[olug] Why it's okay to say "Linux" and not specifically "GNU/Linux"

T. J. Brumfield enderandrew at gmail.com
Thu Jul 8 04:30:23 UTC 2010

Stallman and the GNU group shouldn't be overlooked for their contributions,
but it does irk me how he demands credit. Also, the logos he drew that
incorporate both GNU and Tux have GNU has much larger and more prominent.

As far as I'm concerned, you don't refer to a Windows PC as a
Windows/Adobe/Mozilla/Blizzard PC just because you have other software

GNU doesn't provide a kernel. You refer to Linux as Linux because the kernel
is the consistent aspect. Linux refers to embedded Linux often without much
for userland. It refers to phones, ATMs, web servers, desktops and super

-- T. J.

On Wed, Jul 7, 2010 at 11:25 PM, Anthony Base <yeloboltc at gmail.com> wrote:

> To (mercifully) sum this writing up so that it isn't such a big read,
> Linux (as a name) covers the scope of all distros using a technology,
> GNU/Linux does not, but it's nice to do so. People really should know
> that Linux is just a program, a kernel, and the operating system as a
> general whole doesn't exactly have a name, so you should call it by the
> distro name. The full text is below.
> Please pardon me.
> I'm sure you all are aware of Richard Stallman's writing about GNU/Linux
> here:
>    Why We Say GNU/Linux and Not Just "Linux".
> <cid:part1.00030205.07010507 at gmail.com<cid%3Apart1.00030205.07010507 at gmail.com>>
> (By Richard Stallman).
> The belief held in the writing seems to assume that people speak of
> Linux as if it were an operating system, and people do in ignorance,
> unfortunately, but even this reasoning is a tad unwarranted. Stallman
> and his followers of GNU like to assume that they have created an
> operating system or vital aspects of a Linux OS and feel that their work
> should be credited to the extent of this Operating System including
> their name.
> Now, mind, it isn't warranted in the sense that such is justified,
> because it isn't, and I will explain this in a second, but not without
> telling the other side of the story, how it /is /warranted, in the sense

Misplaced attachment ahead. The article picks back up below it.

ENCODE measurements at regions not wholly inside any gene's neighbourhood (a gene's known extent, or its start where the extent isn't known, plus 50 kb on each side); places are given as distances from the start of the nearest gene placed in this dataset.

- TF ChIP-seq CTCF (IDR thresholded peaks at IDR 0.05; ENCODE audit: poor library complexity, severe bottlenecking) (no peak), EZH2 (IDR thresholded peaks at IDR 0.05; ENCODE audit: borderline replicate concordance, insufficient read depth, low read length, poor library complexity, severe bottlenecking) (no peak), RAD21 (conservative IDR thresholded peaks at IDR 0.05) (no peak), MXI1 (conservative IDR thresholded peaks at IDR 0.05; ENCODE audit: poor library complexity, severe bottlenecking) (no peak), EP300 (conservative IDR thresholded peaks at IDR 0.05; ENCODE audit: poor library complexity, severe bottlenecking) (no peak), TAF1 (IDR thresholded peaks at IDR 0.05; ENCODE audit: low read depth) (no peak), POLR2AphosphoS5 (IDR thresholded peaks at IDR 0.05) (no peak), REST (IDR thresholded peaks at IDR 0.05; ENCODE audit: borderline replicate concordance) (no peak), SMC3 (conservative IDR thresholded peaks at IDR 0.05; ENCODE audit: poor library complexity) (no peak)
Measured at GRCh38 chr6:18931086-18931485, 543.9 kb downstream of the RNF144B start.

> that it is possible to explain the reasoning, that there are bases (on
> the fact that the followers /did/ develop a vast amount of technology
> for themselves and Linux operating systems) of reasoning in themselves,
> but that still does not meet the point that it is /not /a reason to
> necessarily call the OS "GNU/Linux" as a standard. They do see a reason
> for leaving it out:
> When you think of Linux operating systems, you don't think of an
> operating system named "Linux" (although some unfortunately do), but you
> think of an OS that /uses /a little program that contributes to an
> operating system. There is no such thing as an "operating system"
> besides any conceptual definition. It's a term, and nothing more, a
> short name for a collection of programs that interact with each other
> (or are ordered according to permissions, but you get the idea). To
> think that GNU deserves any right to be included in the title of a Linux
> operating system only covers the scope of Linux operating system distros
> that use GNU technology (which is a lot, and this is a possible and
> somewhat valid reason for assuming such a ridiculous claim, but somewhat
> does not mean factually valid, and this is because truly there can be an
> operating system that uses zero GNU technology, even licenses, in fact).
> This article isn't designed to tell people to stop calling GNU/Linux
> what it is for Linux distros that use GNU technology, because GNU
> technology will hold the same claim to fame as Linux due to being
> programs, themselves. Distros that use GNU should be titled such.
> Distros that use Kdenlive should be titled Kdenlive/Linux. They don't
> have to, but as Kdenlive and GNU developers would like such, perhaps you
> should title it Linux/Ubuntu/Kdenlive/GNU/GIMP/Thunderbird/Skype.
> Calling it Linux does not imply that Linux is an operating system, it is
> up to people and the community to understand that difference.
> The article isn't designed to tell people that they should call
> GNU/Linux such, either. The name "Linux" covers the scope of all Linux
> distros, so if you have a Linux distribution, it's okay to call it that.
> A more accurate name for the system in general would be your distro's
> name. Those are the real operating systems, technically.
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Rewind and what does it show?
Could be, the truth it becomes you
I'm a seed, wondering why it grows"
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